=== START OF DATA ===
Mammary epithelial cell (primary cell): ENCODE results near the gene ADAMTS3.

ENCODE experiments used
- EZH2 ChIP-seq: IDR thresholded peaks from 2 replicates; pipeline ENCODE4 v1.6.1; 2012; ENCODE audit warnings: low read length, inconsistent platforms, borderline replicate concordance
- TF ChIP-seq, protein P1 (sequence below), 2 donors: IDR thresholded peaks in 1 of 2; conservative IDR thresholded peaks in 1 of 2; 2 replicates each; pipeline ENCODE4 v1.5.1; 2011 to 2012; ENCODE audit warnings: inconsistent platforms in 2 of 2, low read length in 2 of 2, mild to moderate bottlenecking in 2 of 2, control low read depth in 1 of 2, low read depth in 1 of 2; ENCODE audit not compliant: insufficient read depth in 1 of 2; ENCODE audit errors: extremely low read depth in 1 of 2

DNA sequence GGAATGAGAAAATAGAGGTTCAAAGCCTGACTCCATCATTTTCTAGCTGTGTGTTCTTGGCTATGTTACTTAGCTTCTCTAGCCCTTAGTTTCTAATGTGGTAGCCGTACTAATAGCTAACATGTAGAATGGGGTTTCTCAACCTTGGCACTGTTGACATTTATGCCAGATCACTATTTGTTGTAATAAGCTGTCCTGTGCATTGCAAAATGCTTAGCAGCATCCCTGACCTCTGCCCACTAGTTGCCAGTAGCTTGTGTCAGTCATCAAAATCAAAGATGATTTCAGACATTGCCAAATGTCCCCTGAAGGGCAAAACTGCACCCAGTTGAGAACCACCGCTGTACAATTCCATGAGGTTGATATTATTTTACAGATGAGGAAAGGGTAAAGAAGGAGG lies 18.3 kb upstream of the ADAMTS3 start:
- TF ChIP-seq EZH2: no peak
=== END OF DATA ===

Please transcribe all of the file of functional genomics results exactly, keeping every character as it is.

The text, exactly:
Mammary epithelial cell (primary cell): ENCODE results near the gene ADAMTS3.

ENCODE experiments used
- EZH2 ChIP-seq: IDR thresholded peaks from 2 replicates; pipeline ENCODE4 v1.6.1; 2012; ENCODE audit warnings: low read length, inconsistent platforms, borderline replicate concordance
- TF ChIP-seq, protein P1 (sequence below), 2 donors: IDR thresholded peaks in 1 of 2; conservative IDR thresholded peaks in 1 of 2; 2 replicates each; pipeline ENCODE4 v1.5.1; 2011 to 2012; ENCODE audit warnings: inconsistent platforms in 2 of 2, low read length in 2 of 2, mild to moderate bottlenecking in 2 of 2, control low read depth in 1 of 2, low read depth in 1 of 2; ENCODE audit not compliant: insufficient read depth in 1 of 2; ENCODE audit errors: extremely low read depth in 1 of 2

DNA sequence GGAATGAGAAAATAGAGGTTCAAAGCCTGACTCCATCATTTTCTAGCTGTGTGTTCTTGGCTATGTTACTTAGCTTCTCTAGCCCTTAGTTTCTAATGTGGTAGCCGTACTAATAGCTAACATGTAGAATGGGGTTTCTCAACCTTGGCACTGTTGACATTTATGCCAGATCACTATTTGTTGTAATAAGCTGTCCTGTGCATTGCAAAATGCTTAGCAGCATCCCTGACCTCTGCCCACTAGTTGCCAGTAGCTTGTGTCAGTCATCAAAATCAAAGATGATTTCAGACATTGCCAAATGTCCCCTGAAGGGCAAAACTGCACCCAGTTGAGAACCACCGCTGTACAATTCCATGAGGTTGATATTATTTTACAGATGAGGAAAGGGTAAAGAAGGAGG lies 18.3 kb upstream of the ADAMTS3 start:
- TF ChIP-seq EZH2: no peak